Main Article Content
breast volume, water displacement, 3D laser scan, breast hypertrophy, breast reduction
Background: The accurate determination of intact breast volume facilitates preoperative planning for a range of plastic surgical breast procedures. In women with breast hypertrophy, volumetric assessment assists in planning the amount of tissue to be removed during breast reduction surgery to achieve breast symmetry. Further, in jurisdictions where restrictive surgical guidelines exist, measurement of intact breast volume is essential in order to justify breast reduction surgery. Not all practitioners have access to magnetic resonance imaging (MRI) or three dimensional (3D) laser scanning facilities, so the purpose of this study was to determine whether water displacement of the intact breast is an effective substitute method of measurement in women with breast hypertrophy.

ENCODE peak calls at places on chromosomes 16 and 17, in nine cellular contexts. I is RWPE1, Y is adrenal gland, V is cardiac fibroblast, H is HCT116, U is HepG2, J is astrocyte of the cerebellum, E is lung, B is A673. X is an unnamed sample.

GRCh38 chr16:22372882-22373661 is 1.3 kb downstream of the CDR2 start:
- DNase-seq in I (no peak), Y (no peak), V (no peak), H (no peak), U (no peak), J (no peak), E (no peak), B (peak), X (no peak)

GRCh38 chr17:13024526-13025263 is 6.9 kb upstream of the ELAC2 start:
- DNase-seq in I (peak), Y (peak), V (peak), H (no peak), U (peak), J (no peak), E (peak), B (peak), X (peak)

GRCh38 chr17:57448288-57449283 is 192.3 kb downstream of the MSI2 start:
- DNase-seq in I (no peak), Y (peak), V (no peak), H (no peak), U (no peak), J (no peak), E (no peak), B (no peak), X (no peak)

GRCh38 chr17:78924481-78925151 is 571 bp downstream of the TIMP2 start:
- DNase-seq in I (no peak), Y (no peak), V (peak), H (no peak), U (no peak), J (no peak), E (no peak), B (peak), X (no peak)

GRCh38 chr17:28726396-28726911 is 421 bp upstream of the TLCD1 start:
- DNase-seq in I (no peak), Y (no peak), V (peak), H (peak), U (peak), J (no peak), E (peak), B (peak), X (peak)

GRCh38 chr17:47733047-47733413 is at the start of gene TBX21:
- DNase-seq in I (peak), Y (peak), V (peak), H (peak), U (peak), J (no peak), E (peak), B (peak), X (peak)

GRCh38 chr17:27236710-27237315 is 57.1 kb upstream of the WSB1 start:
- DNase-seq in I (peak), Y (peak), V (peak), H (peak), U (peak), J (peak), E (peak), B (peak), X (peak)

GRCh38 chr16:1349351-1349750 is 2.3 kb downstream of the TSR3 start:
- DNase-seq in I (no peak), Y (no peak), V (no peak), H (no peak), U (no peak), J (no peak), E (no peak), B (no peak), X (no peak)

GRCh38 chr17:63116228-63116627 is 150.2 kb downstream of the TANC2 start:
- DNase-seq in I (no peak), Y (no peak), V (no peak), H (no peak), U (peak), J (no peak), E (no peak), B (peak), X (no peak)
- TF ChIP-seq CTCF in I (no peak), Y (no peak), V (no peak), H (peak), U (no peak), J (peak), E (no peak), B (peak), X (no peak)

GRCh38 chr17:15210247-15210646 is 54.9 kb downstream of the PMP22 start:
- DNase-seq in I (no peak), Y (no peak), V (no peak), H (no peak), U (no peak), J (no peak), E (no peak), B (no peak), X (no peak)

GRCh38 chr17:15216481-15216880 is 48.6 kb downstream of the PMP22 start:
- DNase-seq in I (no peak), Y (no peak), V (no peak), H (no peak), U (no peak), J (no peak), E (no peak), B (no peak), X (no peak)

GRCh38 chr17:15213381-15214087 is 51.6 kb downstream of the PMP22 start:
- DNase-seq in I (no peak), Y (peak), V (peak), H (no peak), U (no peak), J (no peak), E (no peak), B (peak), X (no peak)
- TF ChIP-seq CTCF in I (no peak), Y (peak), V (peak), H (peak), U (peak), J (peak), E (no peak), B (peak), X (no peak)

Methods: A prospective cohort study was undertaken to measure breast volume using water displacement and 3D laser scanning in breast hypertrophy patients. The volume of a total of 322 breasts were determined using both measurement techniques; 194 preoperatively and 128 at 12 months following breast reduction surgery. Pearson correlations, linear regression and Bland-Altman analyses were used to compare the methods of breast volume assessment.
Results: The mean breast volume according to 3D laser scan was 1440 millilitres (SD = 588 millilitres) and for water displacement was 1419 millilitres (SD = 811 millilitres). There was a strong linear association between breast volumes as measured using water displacement and 3D laser scanning using a Pearson correlation (r = 0.89, p < 0.001). However, using the Bland-Altman analysis, the two methods were found not to be in agreement, with water displacement values consistently larger than 3D scan values.
Conclusions: While a strong linear association was found between breast volume measurements made using the water displacement technique and 3D laser scanning, the two methods did not have a high level of equivalence. Water displacement of the intact breast is not an accurate enough tool to be used as a substitute for 3D laser scanning, and therefore not an optimal method of breast volume measurement in women with breast hypertrophy.
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